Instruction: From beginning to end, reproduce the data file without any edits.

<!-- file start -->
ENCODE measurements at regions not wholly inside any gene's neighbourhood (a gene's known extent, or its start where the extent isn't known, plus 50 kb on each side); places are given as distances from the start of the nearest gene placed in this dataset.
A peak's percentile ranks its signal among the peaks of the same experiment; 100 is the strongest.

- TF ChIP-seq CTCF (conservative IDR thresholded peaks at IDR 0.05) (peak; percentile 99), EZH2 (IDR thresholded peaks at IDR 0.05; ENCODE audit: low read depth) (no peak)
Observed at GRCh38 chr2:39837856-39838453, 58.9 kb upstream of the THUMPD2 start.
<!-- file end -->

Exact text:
ENCODE measurements at regions not wholly inside any gene's neighbourhood (a gene's known extent, or its start where the extent isn't known, plus 50 kb on each side); places are given as distances from the start of the nearest gene placed in this dataset.
A peak's percentile ranks its signal among the peaks of the same experiment; 100 is the strongest.

- TF ChIP-seq CTCF (conservative IDR thresholded peaks at IDR 0.05) (peak; percentile 99), EZH2 (IDR thresholded peaks at IDR 0.05; ENCODE audit: low read depth) (no peak)
Observed at GRCh38 chr2:39837856-39838453, 58.9 kb upstream of the THUMPD2 start.